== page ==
Macau casino operator Wynn Macau Ltd has raised by 2.5 percentage points the amount it usually shares with the city’s junket operators to incentivise them to bring in VIP players. That is according to a Wednesday note from Credit Suisse AG, citing checks it had made on the situation.
“As per our checks, Wynn lifted junket commission from 40 percent to 42.5 percent effective 1 March, matching its Cotai peers,” said the Credit Suisse team. The brokerage added it was the first such increase by Wynn Macau Ltd in 14 years.
In the near term, Wynn Macau Ltd might “gain VIP share despite lower margin,” added Credit Suisse.
The institution said it might be a way of Wynn Macau Ltd – which runs Wynn Macau (pictured) on the city’s peninsula and Wynn Palace in the Cotai district – to gain overall market share. Macau is currently being roiled by a sharp contraction of its tourism market. It is due to factors including a temporary near-ban - imposed by the mainland authorities on mainland residents visiting Macau – amid the novel coronavirus public health alert.
“Wynn has always stressed that they compete by product but not pricing; as such, we are very surprised by such a move especially with minimal demand now,” said the note, referring to the Wynn Macau Ltd’s typical positioning in serving high-end gamblers.
Credit Suisse however noted that, “a few months ago”, Wynn Macau Ltd had already “doubled its junket credits from one month to two months of advanced commission”.
“Competition heating up; premium mass may be at risk,” added a heading on the note from analysts Kenneth Fong, Lok Kan Chan and Rebecca Law, referring latterly to another segment of Macau gambling said to be based on cash play rather than credit-based rolling of non-negotiable chips.
The institution added that Wynn Macau Ltd market rivals Melco Resorts and Entertainment Ltd and Galaxy Entertainment Group Ltd “may lose share given similar positioning,” in terms of their respective base of players.
“In a slow recovery, we expect more marketing dollars to reactivate players,” stated the brokerage.
Seemingly referring to Grand Lisboa Palace, the new Cotai resort from SJM Holdings Ltd due according to that company to be ready at the end of 2020 – but more likely to ramp up the year after that, according to analysts – Credit Suisse stated: “ With new supply in 2021 and intensified competition, margin may miss even if revenue recovers next year.”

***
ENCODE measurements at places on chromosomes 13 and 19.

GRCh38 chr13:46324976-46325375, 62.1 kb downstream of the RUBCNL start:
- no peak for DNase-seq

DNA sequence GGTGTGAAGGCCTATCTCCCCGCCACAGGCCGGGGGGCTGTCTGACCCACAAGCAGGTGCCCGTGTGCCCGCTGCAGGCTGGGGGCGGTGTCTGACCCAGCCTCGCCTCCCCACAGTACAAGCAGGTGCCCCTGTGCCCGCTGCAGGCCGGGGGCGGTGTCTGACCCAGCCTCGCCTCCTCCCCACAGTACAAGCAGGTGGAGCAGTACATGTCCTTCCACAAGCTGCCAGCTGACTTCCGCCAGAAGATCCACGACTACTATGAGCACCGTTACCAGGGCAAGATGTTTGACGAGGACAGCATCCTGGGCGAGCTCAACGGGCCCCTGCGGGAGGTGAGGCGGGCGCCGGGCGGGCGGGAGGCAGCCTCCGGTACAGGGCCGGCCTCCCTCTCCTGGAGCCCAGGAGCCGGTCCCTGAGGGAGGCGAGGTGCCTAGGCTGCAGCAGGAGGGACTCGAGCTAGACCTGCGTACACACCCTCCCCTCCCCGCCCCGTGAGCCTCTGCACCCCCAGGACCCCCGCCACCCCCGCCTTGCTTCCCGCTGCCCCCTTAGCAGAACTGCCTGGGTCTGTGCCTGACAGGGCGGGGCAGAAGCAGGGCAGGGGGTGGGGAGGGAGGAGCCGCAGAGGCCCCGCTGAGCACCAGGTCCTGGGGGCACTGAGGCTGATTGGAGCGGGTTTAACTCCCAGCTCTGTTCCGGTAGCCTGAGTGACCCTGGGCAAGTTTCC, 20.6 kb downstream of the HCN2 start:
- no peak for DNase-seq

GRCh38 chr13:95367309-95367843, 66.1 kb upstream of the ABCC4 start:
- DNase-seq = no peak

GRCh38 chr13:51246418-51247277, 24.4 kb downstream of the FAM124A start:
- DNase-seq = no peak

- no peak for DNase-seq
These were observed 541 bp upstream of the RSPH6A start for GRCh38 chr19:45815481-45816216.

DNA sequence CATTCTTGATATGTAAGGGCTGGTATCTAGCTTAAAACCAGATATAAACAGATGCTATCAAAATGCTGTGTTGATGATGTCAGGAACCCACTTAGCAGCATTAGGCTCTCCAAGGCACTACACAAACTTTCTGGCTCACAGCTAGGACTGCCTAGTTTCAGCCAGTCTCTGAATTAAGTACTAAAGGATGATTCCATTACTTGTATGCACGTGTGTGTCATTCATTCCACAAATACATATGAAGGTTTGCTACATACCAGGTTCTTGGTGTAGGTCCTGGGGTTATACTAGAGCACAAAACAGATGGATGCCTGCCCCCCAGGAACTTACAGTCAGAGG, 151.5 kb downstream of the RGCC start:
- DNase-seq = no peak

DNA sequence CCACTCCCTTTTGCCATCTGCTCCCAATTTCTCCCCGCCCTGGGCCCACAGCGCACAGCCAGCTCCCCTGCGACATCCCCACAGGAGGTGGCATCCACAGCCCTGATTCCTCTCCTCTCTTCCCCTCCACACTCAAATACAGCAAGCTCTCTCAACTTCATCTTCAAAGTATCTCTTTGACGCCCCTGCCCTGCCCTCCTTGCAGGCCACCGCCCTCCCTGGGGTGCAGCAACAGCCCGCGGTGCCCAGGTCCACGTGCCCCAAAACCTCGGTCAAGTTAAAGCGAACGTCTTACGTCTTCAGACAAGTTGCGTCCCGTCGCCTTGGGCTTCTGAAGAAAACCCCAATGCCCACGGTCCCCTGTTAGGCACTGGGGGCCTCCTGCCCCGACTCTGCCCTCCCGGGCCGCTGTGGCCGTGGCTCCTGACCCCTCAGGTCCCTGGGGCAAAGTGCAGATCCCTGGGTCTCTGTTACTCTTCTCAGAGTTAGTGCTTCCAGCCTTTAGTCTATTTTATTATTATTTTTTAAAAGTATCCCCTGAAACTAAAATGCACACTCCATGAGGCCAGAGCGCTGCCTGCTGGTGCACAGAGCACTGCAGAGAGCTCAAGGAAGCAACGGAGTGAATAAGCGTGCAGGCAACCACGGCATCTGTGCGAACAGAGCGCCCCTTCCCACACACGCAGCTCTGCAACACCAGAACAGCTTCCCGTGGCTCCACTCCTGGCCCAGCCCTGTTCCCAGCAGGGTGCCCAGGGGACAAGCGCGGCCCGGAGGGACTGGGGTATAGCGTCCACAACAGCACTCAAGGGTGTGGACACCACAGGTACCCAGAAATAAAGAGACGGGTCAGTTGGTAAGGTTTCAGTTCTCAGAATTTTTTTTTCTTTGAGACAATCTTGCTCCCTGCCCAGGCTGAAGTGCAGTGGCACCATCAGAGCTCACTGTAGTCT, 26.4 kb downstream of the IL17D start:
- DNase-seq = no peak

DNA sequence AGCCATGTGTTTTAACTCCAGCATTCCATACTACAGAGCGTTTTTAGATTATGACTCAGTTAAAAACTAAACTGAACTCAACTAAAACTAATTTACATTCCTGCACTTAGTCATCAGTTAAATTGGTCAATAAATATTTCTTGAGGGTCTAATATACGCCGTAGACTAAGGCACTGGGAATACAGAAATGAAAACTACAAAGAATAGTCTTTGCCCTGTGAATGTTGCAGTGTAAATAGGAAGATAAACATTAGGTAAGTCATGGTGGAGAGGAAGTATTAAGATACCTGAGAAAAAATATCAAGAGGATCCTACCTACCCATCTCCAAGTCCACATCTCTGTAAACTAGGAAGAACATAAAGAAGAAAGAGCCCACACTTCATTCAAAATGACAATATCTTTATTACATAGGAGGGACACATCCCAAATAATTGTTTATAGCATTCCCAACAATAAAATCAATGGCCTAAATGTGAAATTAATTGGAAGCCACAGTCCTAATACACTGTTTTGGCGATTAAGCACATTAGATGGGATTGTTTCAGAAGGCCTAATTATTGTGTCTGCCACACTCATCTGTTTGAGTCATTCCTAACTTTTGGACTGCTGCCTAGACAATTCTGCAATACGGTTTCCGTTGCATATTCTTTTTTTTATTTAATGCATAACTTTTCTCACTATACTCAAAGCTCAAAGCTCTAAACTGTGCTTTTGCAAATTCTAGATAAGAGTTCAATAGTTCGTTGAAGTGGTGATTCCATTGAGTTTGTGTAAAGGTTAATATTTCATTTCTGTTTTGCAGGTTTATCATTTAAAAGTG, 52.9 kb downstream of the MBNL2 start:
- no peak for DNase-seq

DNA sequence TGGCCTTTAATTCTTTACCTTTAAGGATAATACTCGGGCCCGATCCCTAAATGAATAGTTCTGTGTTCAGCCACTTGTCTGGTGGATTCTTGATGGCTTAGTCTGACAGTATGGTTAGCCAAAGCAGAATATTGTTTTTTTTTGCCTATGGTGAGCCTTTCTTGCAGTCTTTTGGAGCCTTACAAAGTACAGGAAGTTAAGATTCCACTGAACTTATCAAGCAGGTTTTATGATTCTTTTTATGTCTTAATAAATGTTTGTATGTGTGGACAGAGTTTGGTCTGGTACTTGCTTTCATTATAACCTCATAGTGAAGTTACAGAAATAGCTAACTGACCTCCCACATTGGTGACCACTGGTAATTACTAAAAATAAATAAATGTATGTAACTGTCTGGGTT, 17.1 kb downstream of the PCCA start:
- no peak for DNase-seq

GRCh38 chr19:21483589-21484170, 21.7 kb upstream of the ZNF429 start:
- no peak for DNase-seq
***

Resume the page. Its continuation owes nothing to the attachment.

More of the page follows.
This aspect was “not in the price,” of Macau gaming stocks “in our view”, said the institution.
Timetable for tourism return
Credit Suisse also noted: “Industry participants see demand likely to normalise in the fourth quarter as [China] visas reopen in phases,” from “late April/May,” versus some expectations in the market that inbound travel restrictions would be lifted “at once”.
Mr Fong and his colleagues observed – regarding outbound travel bans being ended for mainlanders – referring initially to the most prosperous Chinese conurbations: “The first stage is likely to cover the [Chinese] coastal cities by late April/early May while the others [come back] gradually in June/July.”
The institution added: “If the summer holiday and [educational] exam [system] is delayed in China, the demand is likely to normalise in fourth-quarter 2020,”.
With regard to junket incentives, in the past, the local casino industry typically expressed the key component offered to junkets as a percentage of rolling chip turnover. That had the disadvantage that it had to be paid at that rate by the casino, whatever the house’s hold rate on the VIP business.
Over time, the industry moved back mostly to expressing incentives as a “revenue share” model – on the 40:40:20 basis of gross gaming revenue as seen during the monopoly days of Stanley Ho Hung Sun, with approximately 40 percent of gross gaming revenue going in tax to the government, 40 percent to the junket, and 20 percent to the operator. Under that model, there can also be incentives above the 40 percent of revenue, for those junkets that generate above a certain threshold of VIP business for the operator.
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